Nurhan Solkan, general secretary of the Central Council of Muslims, said: “Personally, it scares me. The PC-derived inhibitions towards voicing your opinion about Muslims are fast breaking down. Nowadays I only need to park my car slightly badly for an old lady to come up to me and shout that I’d better go home to wherever I came from.”
UK GUARDIAN“Every new movement needs a unique selling point,” said Bernd Schöppe, of Pro Cologne. “Ours is the mosque. If ever you needed a sign of the real threat of Islamisation in Germany, it’s that mosque, with its huge dome and 55m-high minarets.” Pro Cologne, a small but growing movement which recently won seats on the city council, hopes to boost its profile by associating itself with the FPO, which made its name a decade ago after sweeping to power under the leadership of the late extreme-right firebrand Jörg Haider.
For the local Turkish community, the sprawling monster complex represents the chance for an entire infrastructure under one roof – from a mosque to a hairdresser’s to a travel agency.
But for others in the city the new mega-mosque and cultural centre has provoked fears that the multimillion-euro project will do little to encourage integration and give the Turks free rein to live in their own autonomous world. The right-wing populist Pro Cologne movement has campaigned against the mosque and moved a step closer to its goal last week after joining forces with Austria’s far-right Freedom party (FPO).
This month the FPO was celebrating another feat, after securing 26% of the vote in the Vienna elections. One of its slogans urged Muslims to “go home”, and among the election paraphernalia it dished out was a computer game where players score points for shooting at mosques and minarets.
“We share similar views,” said Judith Wolter, Pro Cologne’s deputy leader. “It’s a good partnership. They need us to build a rightwing faction on the European stage ahead of the 2014 EU parliamentary elections, we need them to help us win more voters. We’d be happy to adopt their name.”
Her party, she admitted, is working hard to polish its public image, and is fighting through the courts to be removed from the watchlist of Germany’s Office for the Protection of the Constitution, which has the movement under surveillance for its anti-foreigner rhetoric.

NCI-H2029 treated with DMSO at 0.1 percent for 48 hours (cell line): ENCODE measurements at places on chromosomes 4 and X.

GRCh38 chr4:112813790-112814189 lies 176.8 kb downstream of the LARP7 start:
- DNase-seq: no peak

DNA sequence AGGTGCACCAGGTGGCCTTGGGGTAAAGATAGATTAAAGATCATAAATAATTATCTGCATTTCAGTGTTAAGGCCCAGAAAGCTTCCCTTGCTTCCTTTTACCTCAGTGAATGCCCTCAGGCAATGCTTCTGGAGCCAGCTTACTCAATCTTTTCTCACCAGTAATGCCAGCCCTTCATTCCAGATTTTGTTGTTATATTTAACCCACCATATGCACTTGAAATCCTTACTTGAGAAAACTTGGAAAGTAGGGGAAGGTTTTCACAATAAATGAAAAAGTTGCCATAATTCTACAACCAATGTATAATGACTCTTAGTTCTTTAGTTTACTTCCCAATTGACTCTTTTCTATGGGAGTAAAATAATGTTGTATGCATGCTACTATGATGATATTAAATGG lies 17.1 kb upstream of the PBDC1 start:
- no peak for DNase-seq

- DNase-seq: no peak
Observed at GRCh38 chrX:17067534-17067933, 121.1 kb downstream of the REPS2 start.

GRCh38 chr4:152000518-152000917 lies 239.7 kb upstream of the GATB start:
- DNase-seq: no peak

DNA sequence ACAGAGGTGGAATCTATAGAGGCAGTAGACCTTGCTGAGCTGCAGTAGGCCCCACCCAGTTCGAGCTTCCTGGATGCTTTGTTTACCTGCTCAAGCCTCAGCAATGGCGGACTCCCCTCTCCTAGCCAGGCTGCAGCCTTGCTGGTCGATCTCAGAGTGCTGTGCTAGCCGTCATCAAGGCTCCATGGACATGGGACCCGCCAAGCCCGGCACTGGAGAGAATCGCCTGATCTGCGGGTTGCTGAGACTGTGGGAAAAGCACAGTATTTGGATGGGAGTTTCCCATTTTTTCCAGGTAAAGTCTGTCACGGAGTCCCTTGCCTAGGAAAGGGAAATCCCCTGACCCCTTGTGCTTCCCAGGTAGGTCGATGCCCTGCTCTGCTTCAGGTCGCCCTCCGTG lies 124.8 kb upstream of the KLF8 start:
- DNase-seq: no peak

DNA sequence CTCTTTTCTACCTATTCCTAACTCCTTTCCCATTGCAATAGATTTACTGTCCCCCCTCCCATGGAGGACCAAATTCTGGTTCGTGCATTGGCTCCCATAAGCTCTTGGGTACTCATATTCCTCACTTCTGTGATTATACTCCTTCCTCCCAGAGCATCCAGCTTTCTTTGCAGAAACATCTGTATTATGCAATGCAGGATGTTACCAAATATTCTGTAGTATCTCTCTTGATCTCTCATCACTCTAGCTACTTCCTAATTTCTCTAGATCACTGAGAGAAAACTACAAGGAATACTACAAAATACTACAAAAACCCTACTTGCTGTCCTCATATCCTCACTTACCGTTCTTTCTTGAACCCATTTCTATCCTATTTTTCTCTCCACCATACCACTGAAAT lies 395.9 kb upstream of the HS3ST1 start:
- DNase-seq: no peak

The timing of the collaboration could hardly be better. Ever since the release this summer of a polemical book by a former finance senator and central banker arguing that Germany is being “dumbed down” by “over-breeding” foreigners, the country has been gripped by a fierce immigration debate that has seen the chancellor, Angela Merkel, enter the fray. Thilo Sarrazin’s Deutschland Schafft Sich Ab (Germany is Digging its Own Grave) has sold more than a million copies and led to 20% of Germans saying that they would consider voting for a Sarrazin party.
Rightwing populists, meanwhile, have interpreted it as a direct invitation to them to form a new party. Mindful of this, Merkel has been forced into making comments that smack of desperation to claw back disillusioned voters who think she has moved her Christian Democratic Union (CDU) and its sister party, the Christian Socialist Union (CSU), too far to the left; she recently declared that Germany’s attempts at multiculturalism had “utterly failed”. The CSU’s head, Horst Seehofer, also stoked the fire with his call for a halt to immigration from Turkey and Arab nations.
“The anti-immigration utterings of Sarrazin, backed up by the comments by Merkel and Seehofer, are like a gift to the far right. They have had a door opened to them that has previously been closed, because it is now socially acceptable to say things that before nobody dared to voice,” said Alexander Häusler, a social scientist and neo-Nazism expert at Düsseldorf’s University of Applied Sciences.
At present, Germany’s far right lacks unity and cohesion. But according to Häusler they could reverse that situation with the help of the Austrians under the leadership of the charismatic FPO leader Heinz-Christian Strache.
“Austria’s political culture has developed differently from that of Germany’s,” he said, because Germany underwent a postwar denazification process that Austria was largely spared. “You have been able to say things on the Austrian political stage that would not have been acceptable in Germany,” he added.